The Métropolitain

D├ęcision 2011: Canadian Politics X

By Akil Alleyne on April 21, 2011

The bell has been rung, and the Tories, Grits, Dippers and Blocquistes are going another round in their bout for parliamentary supremacy. The ruling Conservatives, of course, are hoping that in their five-year quest for a majority government, the third time will prove to be the charm. Yet from the campaign’s outset, there has been one factor the Tories have lustily exploited, one having little to do with their actual fitness to govern. I refer to the specter of another coalition of Opposition parties snatching the reins of power from Tory hands.

In December 2008, the Opposition leaders surprised Canadians by announcing plans to defeat the Tories in a no-confidence vote and take power at the head of a coalition government. This was unprecedented, for no-confidence votes in Canada usually end up dissolving Parliament and triggering new elections. Nonetheless, the furor that erupted over this bold move was misdirected, with too much of the criticism focusing on its supposed unconstitutionality. In truth, it would have been perfectly constitutional forGovernor-General Michaelle Jean to approve the Opposition’s scheme. Such a coalition government, after all, would have held a majority of parliamentary seats, and each of its members would have been elected fair and square. The real fly in the Opposition’s ointment was not the coalition’s constitutional validity, but rather its democratic legitimacy—and even that hinged on the particular circumstances prevailing three Decembers ago.

At that time, a Liberal-NDP-Bloc Québécois coalition government would have come to power through a sort of legalized, bloodless coup d’état. More than half a century has elapsed since Canada was last governed by a single party with the support of a solid majority of Canadian voters. Here was a coalition of parties threatening to seize power without having been elected to govern at all.They derived no legitimacy from their having collectively won a majority ofseats or votes two months before. The Opposition parties did not campaign as a coalition in the October 2008 elections; each party campaigned strictly on its own behalf. As a result, those Canadians who voted Liberal did so in the hope that only that party would form the government; the same goes for those who voted for the NDP or the Bloc. Not a single Canadian voted to elect a Liberal-NDP-BQ coalition to power, for Canadians were never even given that option.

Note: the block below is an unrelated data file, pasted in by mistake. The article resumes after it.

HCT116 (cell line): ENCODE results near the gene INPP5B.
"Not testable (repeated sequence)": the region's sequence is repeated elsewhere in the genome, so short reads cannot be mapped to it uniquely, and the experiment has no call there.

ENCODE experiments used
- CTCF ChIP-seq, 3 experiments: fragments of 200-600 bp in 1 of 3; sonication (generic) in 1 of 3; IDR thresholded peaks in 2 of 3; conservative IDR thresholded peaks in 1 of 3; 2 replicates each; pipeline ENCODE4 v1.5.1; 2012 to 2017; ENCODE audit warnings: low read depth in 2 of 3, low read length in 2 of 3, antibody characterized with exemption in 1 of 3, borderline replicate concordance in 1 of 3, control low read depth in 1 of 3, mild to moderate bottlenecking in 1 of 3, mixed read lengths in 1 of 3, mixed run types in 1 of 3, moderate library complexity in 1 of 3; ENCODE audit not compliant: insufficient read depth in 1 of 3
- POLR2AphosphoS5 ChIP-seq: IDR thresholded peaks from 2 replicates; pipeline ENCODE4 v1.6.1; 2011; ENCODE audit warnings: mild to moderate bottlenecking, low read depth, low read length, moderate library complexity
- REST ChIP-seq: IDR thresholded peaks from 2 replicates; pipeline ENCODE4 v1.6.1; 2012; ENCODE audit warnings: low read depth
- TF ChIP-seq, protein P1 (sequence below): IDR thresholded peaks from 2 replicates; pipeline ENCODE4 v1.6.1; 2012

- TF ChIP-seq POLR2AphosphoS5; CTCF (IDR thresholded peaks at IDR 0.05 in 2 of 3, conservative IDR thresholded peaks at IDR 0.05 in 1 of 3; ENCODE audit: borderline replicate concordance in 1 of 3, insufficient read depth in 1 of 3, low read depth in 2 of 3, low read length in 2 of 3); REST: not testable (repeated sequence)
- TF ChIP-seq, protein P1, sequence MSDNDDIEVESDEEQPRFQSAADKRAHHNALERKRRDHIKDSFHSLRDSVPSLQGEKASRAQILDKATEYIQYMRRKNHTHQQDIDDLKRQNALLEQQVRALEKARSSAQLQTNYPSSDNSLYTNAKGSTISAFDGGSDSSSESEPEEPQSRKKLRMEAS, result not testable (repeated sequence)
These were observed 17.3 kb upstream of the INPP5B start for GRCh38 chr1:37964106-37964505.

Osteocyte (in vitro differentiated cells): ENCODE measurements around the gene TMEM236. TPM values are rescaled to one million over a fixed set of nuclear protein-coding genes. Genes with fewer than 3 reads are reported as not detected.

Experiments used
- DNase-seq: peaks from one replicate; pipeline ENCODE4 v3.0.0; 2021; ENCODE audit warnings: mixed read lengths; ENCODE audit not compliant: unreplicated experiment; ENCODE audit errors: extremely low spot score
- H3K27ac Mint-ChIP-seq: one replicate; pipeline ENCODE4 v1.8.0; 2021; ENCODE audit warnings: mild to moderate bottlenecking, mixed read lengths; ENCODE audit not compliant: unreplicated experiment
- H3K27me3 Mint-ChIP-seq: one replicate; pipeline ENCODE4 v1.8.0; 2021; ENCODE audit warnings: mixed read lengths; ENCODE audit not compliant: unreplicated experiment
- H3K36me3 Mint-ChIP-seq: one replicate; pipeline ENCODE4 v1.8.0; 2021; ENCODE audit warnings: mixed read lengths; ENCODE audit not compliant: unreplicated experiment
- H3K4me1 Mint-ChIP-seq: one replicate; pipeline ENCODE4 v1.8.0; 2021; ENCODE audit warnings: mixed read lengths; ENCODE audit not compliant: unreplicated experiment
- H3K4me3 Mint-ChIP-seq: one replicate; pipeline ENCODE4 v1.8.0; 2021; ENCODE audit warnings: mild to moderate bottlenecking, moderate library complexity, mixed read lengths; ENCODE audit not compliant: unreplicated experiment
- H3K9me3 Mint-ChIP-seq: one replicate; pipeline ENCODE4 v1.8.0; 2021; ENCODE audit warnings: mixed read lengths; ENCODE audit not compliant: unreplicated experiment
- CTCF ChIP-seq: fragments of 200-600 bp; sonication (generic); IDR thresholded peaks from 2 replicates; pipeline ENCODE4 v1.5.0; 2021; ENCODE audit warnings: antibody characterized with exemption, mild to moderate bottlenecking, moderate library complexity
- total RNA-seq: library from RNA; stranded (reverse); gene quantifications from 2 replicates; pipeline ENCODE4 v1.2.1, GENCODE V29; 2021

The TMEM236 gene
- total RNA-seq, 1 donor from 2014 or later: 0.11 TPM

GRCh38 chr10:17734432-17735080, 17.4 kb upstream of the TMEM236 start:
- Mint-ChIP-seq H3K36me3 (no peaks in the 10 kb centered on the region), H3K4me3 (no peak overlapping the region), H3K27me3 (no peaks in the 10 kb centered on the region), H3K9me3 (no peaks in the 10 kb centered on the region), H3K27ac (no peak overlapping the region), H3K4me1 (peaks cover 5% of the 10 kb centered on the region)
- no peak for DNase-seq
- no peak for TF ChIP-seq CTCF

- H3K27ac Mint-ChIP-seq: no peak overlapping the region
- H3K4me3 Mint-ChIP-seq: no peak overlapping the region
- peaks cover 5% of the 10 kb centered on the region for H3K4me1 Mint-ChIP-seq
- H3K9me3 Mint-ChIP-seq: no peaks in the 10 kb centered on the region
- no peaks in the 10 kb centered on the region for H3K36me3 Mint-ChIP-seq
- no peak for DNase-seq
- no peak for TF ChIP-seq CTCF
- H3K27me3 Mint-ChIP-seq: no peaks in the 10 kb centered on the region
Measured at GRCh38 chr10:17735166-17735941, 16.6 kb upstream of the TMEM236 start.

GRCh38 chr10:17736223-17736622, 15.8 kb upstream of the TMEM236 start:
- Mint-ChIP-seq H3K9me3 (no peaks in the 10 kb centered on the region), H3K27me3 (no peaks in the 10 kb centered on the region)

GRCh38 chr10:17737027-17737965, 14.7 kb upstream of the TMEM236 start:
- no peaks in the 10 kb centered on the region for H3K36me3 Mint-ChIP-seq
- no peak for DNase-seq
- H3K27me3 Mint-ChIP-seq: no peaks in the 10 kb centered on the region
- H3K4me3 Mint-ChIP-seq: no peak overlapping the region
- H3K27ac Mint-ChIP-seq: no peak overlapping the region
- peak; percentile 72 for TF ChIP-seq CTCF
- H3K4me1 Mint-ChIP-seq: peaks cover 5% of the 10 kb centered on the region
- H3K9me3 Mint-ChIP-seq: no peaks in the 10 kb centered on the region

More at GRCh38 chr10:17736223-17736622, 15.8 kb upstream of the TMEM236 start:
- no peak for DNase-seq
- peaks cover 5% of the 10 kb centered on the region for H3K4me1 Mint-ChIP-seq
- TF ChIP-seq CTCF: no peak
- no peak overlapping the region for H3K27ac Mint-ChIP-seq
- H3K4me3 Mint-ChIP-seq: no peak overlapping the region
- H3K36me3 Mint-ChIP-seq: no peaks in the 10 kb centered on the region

It could be argued that most every Liberal, NDP or Bloc voter in 2008 wouldhave voted for a coalition if given the option. That, however, is a possibility, not a certainty. Moreover, it is based on the false assumption that a coalition would have governed more or less the same way any one of those parties would have governed alone. This assumption is understandable, since all three parties involved lean at least somewhat leftward. Nonetheless, the argument ultimately comes up short. The Liberals and NDP have had plenty of their own disagreements, especially when the former were in power; they are not separate parties for nothing. Meanwhile, it is hardly worth detailing all the monkey wrenches the separatist BQ could throw into the gears of federal policy as part of a governing coalition. Anyway, even if the assumption proved true, that would not justify speculating about how Canadians would have voted underhypothetical circumstances that ultimately never came to pass. In a democratic society, changes of government should be based on how citizens actually vote—not on how they might vote or how they will probably vote.

To inaugurate a coalition government for which no one voted—that no voter even knew was a possibility—would have been to hijack the ship of state. It would have made a mockery of the time-honoured democratic principle that the people should decide who shall govern them. As one Winnipegger told CTVNews at the time, “They don’t care what we said. We voted for a Prime Minister, and they’re saying, ‘You know what? That doesn’t matter—we don’t like him.’ Then why did we have an election?”